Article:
Watch Katy B’s New ‘Movement’ Video
Golden-voiced ingenue injects some feminine - and pop - charm into the U.K. dubstep scene
In 2008, Kathleen Brien enrolled at London’s prestigious Goldsmiths College to study music, following in the footsteps of alumni like Malcolm McLaren, Blur’s Alex James, and Graham Coxon. Goldsmiths is famed for its avant-garde approach, but Brien, who had spent the previous four years alongside Adele at the performing-arts pop factory that is the Brit School, thought she knew what to expect. She was wrong.
“At the Brit, I was performing Beatles songs,” the singer recalls, flopping onto a couch after a three-hour photo shoot. “My first day at Goldsmiths, they showed us a film of people hanging themselves from hooks in the ceiling. Then they told us to write a song about it. Man, it was brutal.”
Perhaps, but it did help foster a fertile imagination, and today, Brien, now Katy B, is one of the U.K.’s brightest young stars. Her debut single, “Katy on a Mission,” went Top 5, and her album, On a Mission, established her as the first lady of the otherwise male-dominated dubstep world. Coproduced by DJ Benga with unabashed pop overtones, Mission reached the Top 10 in Britain and was nominated for the Mercury Prize.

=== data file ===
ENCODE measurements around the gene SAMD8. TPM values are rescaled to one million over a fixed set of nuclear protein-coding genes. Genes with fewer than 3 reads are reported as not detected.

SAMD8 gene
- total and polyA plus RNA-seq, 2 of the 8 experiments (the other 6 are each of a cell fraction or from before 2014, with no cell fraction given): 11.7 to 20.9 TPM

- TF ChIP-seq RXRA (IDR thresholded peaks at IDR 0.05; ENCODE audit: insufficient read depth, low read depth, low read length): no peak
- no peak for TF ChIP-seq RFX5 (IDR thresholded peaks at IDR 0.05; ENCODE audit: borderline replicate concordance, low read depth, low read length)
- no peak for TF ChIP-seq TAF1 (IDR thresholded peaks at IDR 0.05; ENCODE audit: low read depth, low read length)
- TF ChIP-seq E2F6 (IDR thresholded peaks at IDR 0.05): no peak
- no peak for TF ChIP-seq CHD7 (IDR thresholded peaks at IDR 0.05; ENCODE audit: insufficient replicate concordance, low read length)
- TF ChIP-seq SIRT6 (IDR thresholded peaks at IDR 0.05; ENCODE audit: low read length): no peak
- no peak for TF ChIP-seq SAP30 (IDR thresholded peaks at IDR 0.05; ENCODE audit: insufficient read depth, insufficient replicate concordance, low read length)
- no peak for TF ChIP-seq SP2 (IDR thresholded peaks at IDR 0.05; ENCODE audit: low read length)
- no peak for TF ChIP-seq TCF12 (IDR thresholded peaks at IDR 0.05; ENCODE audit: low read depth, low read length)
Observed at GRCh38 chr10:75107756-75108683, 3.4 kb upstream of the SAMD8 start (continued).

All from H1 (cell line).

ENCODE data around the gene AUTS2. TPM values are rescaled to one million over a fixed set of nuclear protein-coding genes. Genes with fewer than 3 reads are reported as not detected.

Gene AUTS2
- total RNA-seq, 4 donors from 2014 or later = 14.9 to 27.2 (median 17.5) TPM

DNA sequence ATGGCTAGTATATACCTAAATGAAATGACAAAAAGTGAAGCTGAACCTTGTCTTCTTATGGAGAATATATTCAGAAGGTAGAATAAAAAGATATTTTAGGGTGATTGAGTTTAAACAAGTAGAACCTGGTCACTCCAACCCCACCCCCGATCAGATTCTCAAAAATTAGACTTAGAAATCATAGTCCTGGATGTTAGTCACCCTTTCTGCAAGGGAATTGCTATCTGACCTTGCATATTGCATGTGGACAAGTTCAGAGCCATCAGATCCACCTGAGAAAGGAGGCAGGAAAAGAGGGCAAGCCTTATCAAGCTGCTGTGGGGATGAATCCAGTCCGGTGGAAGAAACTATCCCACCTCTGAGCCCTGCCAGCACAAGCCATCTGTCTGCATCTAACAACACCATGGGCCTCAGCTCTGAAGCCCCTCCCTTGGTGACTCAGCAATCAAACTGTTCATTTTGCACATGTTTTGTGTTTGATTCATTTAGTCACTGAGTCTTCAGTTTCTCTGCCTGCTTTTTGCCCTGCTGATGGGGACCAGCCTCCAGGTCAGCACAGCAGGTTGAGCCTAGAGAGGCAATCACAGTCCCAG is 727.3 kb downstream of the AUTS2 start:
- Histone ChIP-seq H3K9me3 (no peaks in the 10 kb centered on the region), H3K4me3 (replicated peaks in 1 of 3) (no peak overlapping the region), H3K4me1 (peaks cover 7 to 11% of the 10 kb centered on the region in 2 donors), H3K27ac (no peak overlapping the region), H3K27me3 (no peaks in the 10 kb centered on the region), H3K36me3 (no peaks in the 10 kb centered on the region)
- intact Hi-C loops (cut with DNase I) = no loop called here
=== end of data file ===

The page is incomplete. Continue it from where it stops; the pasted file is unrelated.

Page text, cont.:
Like all good pop stars, Brien is, in the flesh, pocket-sized and cherubic. At 22, she looks like she should still be living with her parents in Peckham, one of London’s grittier neighborhoods. It was there, she explains from the backseat of a cab after the shoot, that she grew up on her electrician father’s Beach Boys records before getting into dance music. At 16, her early tracks were getting airplay on influential pirate radio stations across the capital, bringing a hungry, R&B-honed sense of melody to the aggressively rhythmic genre.
“I couldn’t believe that my songs could be heard as far away as North London,” she says. “Of course, a while later, Myspace started up and you could hear my songs in Australia.” She has since toured much of the Western world and this year played Glastonbury.
Twenty-seven [countries] at the last count,” she beams, thinking about the upcoming itinerary. “I’m off to America in September, a British tour after that, and then Down Under.” Which is to say, her mission is well on its way.